RESULTS

Group Differences in SIN Perception

Figures 2–4 show the group mean percent of correct as a function of SNR and the SIN perception threshold (in dB) computed by the psychometric function under four conditions. Comparisons were first conducted among four older groups (Fig. 2) and three young groups (Fig. 3), then musicians were combined regardless of training type and comparisons were implemented among older and young nonmusicians and musicians (Fig. 4).

F2
Fig. 2.:
Group mean percent of correct as a function of signal-to-noise ratio (left panel) and the mean speech-in-noise threshold (right panel) in older nonmusicians, older instrumentalists, and older vocalists under (A) noise separation, (B) noise colocation, (C) speech separation, and (D) speech colocation. Error bars indicate standard error of the mean. *p < 0.05, **p < 0.01, ***p < 0.001, one-way ANOVA followed by Tukey’s multiple comparison tests.
F3
Fig. 3.:
Group mean percent of correct as a function of signal-to-noise ratio (left panel) and the mean speech-in-noise threshold (right panel) in young nonmusicians, young wind/string players, young pianists, and young percussionists under (A) noise separation, (B) noise colocation, (C) speech separation, and (D) speech colocation. Error bars indicate standard error of the mean. Note that no group difference was observed for young adults.
F4
Fig. 4.:
Group mean percent of correct as a function of signal-to-noise ratio (left panel) and the mean speech-in-noise threshold (right panel) in older nonmusicians, older musicians, young nonmusicians, and young musicians under (A) noise separation, (B) noise colocation, (C) speech separation, and (D) speech colocation. Error bars indicate standard error of the mean. *p < 0.05, **p < 0.01, ***p < 0.001, two-way ANOVA followed by Tukey’s multiple comparison tests.

For three older groups (Fig. 2), separate one-way ANOVA showed a significant main effect of group on SIN threshold under four conditions (noise separation: F(2, 74) = 13.08, p < 0.001, η2 = 0.26; noise colocation: F(2, 74) = 6.79, p = 0.002, η2 = 0.16; speech separation: F(2, 74) = 6.40, p = 0.003, η2 = 0.15; speech colocation: F(2, 74) = 7.07, p = 0.002, η2 = 0.16). Note that large effect sizes (Cohen’s f = 0.42–0.59) were found by one-way ANOVAs, which validates the rationality of using a large effect size in sample size estimation. The multiple comparison tests showed that the thresholds of older instrumentalists (noise separation: p < 0.001, 95% CI = 0.65, 2.25; noise colocation: p = 0.002, 95% CI = 0.31, 1.67; speech separation: p = 0.007, 95% CI = 0.33, 2.37; speech colocation: p = 0.002, 95% CI = 0.58, 2.85) and older vocalists (noise separation: p < 0.001, 95% CI = 0.66, 2.25; noise colocation: p = 0.025, 95% CI = 0.08, 1.44; speech separation: p = 0.012, 95% CI = 0.23, 2.27; speech colocation: p = 0.034, 95% CI = 0.07, 2.35) were both significantly lower than the threshold of older nonmusicians. No significant difference was found between the threshold of older instrumentalists and that of older vocalists (p > 0.05).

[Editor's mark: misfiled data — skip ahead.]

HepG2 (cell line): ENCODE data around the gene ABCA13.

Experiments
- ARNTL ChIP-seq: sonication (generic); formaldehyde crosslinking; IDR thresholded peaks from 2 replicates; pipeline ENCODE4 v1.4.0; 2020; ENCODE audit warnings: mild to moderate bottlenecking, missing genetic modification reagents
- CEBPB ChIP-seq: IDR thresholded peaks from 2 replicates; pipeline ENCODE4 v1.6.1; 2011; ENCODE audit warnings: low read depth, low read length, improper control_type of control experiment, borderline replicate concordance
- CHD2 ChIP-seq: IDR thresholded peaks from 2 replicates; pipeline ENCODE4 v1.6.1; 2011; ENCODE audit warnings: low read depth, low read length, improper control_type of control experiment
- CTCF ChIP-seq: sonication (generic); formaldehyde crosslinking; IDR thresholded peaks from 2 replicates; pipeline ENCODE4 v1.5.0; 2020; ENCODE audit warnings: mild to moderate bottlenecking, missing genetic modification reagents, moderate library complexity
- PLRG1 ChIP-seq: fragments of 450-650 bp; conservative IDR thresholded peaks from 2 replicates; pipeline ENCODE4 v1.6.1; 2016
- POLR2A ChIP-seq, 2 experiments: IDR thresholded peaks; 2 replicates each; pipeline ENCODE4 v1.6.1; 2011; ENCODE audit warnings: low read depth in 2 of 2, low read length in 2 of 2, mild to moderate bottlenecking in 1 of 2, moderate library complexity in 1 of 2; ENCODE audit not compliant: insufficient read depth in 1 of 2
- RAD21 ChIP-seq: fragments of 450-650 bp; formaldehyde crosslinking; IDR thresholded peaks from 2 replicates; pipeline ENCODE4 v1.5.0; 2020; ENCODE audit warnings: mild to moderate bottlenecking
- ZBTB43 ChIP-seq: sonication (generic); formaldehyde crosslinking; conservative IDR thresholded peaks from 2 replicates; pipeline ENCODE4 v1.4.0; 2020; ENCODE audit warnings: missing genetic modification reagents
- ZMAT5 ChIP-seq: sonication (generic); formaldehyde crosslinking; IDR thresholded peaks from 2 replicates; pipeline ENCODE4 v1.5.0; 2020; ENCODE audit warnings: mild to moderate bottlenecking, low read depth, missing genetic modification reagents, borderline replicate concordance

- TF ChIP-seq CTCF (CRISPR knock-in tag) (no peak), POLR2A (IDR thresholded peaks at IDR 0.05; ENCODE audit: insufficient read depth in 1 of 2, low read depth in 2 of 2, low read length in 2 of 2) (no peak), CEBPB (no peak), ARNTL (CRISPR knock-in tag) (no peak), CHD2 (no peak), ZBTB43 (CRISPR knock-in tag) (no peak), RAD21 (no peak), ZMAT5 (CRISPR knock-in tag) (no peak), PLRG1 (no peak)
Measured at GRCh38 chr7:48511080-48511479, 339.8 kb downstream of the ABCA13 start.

For four young groups (Fig. 3), separate one-way ANOVA showed insignificant effect of group on SIN threshold under four conditions (noise separation: F(3, 68) = 0.69, p = 0.563, η2 = 0.03; noise colocation: F(3, 68) = 0.80, p = 0.496, η2 = 0.03; speech separation: F(3, 68) = 0.66, p = 0.578, η2 = 0.03; speech colocation: F(3, 68) = 0.67, p = 0.573, η2 = 0.03).

Since no significant effect of musician type was found in SIN perception, we combined different types of musicians into older musicians group and young musicians group in later analyses. As showed in Figure 4, a two-way ANOVA revealed significant interaction between age and musical training under four conditions (noise separation: F(1, 145) = 15.81, p < 0.001, η2 = 0.08; noise colocation: F(1, 145) = 5.86, p = 0.017, η2 = 0.03; speech separation: F(1, 145) = 5.00, p = 0.027, η2 = 0.03; speech colocation: F(1, 145) = 9.49, p = 0.003, η2 = 0.04), in addition to main effects of age (noise separation: F(1, 145) = 15.27, p < 0.001, η2 = 0.08; noise colocation: F(1, 145) = 23.56, p < 0.001, η2 = 0.13; speech separation: F(1, 145) = 4.09, p = 0.045, η2 = 0.03; speech colocation: F(1, 145) = 68.82, p < 0.001, η2 = 0.31) and music training (noise separation: F(1, 145) = 16.67, p < 0.001, η2 = 0.09; noise colocation: F(1, 145) = 9.2, p = 0.003, η2 = 0.05; speech separation: F(1, 145) = 8.46, p = 0.004, η2 = 0.05; speech colocation: F(1, 145) = 4.51, p = 0.035, η2 = 0.02). That is, young adults outperformed older adults and musicians outperformed nonmusicians, but the musician advantage in SIN was larger in older adults than in young adults. Note that small to large effect sizes (Cohen’s f = 0.14–67) were found by two-way ANOVAs, which validates the rationality of using a median effect size in sample size estimation.